published about 1 hour ago
If you’ve never received a home inspection before, it might be jarring to open up a 60-plus page report that seems to be packed with doom and gloom. (Damaged foundation? Visible wall insulation? Yikes!)
This makes it important to have context surrounding the inspection process, so you — a savvy first-time buyer — know which findings are big, costly projects, and which ones only require a quick trip to the hardware store to fix. You’ll also want to know about some of the things that will technically pass a home inspection, but are actually a pain to repair.
“This will educate you in advance of what a home might need in terms of repairs,” Campbell says. “The buyers’ remorse really begins with a home inspection, especially if you uncover a lot of issues with a property. If you understand what to look for, it will make it easy to decide if the property is for you or not.”
That’s the first step. And the second? Pepper your home inspector with questions.
“The biggest mistake that new homebuyers make is not showing up to the home inspection,” says Greg Vayneris, a real estate professional with Today Real Estate in Cape Cod, Massachusetts. “Being there is so important. The inspector is a professional, and during the inspection you can ask questions and pick their brain in the mechanics of your potential new home.”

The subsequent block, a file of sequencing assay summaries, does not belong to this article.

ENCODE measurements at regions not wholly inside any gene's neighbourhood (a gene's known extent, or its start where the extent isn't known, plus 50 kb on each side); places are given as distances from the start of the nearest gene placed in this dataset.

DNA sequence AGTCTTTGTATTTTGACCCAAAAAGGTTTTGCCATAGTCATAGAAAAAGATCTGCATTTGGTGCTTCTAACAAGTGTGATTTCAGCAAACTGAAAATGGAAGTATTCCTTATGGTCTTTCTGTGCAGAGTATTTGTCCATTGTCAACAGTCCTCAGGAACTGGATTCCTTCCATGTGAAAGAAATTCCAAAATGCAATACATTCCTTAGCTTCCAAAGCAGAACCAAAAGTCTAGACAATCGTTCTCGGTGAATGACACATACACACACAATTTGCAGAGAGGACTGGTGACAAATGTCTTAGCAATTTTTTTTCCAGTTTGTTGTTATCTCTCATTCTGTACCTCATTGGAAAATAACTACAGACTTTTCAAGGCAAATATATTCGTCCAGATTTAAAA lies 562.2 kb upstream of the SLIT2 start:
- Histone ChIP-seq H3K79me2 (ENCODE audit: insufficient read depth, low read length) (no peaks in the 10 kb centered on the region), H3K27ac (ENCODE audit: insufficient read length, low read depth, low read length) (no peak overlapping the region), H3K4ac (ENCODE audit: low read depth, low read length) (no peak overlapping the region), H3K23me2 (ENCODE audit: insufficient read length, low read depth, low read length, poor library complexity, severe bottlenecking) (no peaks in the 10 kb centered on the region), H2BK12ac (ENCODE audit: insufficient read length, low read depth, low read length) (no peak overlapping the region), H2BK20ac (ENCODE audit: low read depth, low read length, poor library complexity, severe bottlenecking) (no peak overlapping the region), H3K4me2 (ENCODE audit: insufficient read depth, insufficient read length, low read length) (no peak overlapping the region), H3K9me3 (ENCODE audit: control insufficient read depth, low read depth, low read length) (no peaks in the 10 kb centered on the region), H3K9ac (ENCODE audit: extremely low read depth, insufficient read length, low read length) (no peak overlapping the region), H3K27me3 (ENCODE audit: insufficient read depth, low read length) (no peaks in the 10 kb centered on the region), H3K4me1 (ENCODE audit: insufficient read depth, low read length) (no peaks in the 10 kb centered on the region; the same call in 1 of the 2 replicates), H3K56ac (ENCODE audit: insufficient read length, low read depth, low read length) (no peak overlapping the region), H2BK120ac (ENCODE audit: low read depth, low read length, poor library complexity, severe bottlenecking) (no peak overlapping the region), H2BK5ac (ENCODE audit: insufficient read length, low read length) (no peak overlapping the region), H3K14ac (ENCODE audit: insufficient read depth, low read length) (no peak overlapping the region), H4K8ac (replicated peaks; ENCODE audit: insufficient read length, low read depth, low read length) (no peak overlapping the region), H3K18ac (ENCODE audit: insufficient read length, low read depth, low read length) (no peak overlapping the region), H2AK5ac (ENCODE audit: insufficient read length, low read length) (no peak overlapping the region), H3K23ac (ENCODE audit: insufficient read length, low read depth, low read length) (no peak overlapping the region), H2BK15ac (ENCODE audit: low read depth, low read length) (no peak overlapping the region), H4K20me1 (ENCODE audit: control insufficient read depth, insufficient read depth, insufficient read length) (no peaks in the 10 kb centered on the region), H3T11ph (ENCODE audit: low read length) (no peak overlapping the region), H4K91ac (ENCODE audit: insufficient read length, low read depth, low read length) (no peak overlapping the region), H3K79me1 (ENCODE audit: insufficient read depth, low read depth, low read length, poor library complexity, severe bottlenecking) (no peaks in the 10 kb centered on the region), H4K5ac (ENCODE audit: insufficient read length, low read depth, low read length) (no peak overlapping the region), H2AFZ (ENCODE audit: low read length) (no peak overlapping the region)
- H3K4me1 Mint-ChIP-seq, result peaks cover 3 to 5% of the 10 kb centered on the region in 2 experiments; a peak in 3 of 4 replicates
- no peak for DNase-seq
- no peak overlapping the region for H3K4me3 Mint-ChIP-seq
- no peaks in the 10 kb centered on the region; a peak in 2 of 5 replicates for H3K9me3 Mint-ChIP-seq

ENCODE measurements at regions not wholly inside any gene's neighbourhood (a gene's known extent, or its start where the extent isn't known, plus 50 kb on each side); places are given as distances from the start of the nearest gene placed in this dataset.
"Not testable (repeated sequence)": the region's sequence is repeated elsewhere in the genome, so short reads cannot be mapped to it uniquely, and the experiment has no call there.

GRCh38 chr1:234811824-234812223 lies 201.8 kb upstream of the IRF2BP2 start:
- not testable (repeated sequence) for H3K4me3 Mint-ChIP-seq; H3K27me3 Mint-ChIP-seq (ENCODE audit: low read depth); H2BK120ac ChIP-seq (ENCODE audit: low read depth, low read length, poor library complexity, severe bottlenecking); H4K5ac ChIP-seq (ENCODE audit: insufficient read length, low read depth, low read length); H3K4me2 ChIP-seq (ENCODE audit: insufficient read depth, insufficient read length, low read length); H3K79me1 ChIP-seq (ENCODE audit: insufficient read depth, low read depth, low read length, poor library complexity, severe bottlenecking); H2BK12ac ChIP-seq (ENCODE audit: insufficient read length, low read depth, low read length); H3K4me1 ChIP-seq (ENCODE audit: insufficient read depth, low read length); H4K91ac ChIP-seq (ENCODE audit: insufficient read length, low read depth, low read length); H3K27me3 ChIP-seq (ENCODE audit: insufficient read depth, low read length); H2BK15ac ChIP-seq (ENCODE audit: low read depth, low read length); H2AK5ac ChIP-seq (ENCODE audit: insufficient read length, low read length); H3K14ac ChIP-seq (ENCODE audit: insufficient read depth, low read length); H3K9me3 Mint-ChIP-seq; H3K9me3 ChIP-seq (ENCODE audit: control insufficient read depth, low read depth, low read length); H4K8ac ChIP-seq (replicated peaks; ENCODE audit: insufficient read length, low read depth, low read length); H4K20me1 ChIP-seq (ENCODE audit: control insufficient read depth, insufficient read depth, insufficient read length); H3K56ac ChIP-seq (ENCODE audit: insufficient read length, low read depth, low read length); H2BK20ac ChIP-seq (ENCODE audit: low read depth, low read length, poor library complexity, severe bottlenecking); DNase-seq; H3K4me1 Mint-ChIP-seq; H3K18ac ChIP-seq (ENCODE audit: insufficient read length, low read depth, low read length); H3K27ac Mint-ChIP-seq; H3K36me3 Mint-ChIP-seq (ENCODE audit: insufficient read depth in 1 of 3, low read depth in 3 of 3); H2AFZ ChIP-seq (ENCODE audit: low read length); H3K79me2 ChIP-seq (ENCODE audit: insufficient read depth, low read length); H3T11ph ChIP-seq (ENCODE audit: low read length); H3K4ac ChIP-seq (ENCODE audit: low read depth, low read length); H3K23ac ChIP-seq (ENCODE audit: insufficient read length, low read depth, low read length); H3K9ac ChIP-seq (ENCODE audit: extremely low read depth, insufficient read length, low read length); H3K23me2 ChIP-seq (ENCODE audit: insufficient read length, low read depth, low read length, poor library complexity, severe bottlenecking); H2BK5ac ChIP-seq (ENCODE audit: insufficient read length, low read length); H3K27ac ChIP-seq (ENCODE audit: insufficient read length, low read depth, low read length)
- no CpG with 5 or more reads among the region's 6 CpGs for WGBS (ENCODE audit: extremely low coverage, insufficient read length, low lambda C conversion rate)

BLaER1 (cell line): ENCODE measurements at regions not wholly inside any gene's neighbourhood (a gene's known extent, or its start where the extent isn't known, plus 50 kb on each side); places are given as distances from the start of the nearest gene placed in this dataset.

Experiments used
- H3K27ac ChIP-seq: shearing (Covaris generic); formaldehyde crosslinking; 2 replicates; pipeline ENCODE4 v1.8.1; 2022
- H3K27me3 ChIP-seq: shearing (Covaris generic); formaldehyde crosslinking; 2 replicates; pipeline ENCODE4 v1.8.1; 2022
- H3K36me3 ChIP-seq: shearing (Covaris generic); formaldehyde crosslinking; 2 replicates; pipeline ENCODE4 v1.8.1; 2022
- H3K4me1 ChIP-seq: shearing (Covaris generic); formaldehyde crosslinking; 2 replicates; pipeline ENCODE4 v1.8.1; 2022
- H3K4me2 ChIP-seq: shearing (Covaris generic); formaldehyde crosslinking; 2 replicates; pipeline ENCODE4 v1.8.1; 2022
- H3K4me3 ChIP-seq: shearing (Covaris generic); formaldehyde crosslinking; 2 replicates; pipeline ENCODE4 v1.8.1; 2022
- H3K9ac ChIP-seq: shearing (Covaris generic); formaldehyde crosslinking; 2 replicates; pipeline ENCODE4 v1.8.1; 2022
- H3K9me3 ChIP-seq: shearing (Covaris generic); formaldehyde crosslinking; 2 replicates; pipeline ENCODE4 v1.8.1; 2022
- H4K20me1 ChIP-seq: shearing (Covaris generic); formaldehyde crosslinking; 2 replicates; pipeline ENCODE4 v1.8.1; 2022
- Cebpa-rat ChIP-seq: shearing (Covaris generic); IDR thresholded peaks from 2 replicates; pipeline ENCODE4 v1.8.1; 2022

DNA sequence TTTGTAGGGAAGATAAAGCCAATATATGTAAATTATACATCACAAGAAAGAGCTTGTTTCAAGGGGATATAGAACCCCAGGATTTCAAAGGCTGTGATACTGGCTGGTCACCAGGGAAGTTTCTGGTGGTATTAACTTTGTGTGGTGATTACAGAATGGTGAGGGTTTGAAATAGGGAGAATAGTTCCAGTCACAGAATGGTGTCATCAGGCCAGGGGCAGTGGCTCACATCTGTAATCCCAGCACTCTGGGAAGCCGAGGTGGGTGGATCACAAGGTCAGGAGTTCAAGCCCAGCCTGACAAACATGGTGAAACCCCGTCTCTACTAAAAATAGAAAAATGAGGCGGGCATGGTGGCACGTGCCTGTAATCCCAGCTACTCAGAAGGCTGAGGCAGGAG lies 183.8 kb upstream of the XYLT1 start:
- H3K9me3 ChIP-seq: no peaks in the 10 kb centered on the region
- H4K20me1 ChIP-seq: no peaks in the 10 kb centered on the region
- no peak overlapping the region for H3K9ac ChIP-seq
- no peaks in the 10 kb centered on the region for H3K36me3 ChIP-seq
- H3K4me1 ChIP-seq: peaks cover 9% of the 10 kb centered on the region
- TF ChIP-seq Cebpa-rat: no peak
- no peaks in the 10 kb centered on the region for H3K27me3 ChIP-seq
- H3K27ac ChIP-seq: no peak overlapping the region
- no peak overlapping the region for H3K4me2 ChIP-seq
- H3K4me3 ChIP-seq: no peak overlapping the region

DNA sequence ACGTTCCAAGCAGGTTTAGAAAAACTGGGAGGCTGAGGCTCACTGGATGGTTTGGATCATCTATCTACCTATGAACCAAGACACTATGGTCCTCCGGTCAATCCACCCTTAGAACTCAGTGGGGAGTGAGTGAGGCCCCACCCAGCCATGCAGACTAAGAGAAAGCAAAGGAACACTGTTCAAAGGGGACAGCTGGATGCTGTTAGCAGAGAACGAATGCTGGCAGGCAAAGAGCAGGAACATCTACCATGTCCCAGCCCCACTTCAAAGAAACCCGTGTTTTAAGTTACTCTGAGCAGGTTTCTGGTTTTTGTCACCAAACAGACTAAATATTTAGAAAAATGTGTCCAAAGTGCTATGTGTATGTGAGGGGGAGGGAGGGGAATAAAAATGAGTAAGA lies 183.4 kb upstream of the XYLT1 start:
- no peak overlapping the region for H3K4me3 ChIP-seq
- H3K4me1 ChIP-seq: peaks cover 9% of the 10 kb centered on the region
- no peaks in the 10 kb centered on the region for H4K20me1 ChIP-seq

Here are a few questions Vayneris recommends asking:
Oftentimes, home inspection reports contain several “five-minute projects” that never got done and add up over time, says Welmoed Sisson, a home inspector and author of “101 Things You Don’t Want in Your Home.”
“You are paying us to be paranoid,” she says.
A common thing she sees, for example, is a missing anti-tip bracket on freestanding ranges. The bracket is usually in a plastic bag in a drawer next to the stove. Without the bracket, the appliance could tip over when you load, say, a 25-pound turkey into the oven on Thanksgiving.
The home inspection report, she says, is an educational tool that will help potential buyers understand the home and know where things like water shutoffs are located.
“It’s OK if you follow me around like a dog at my heels and ask me lots of questions,” Sisson says. “My main job is education.”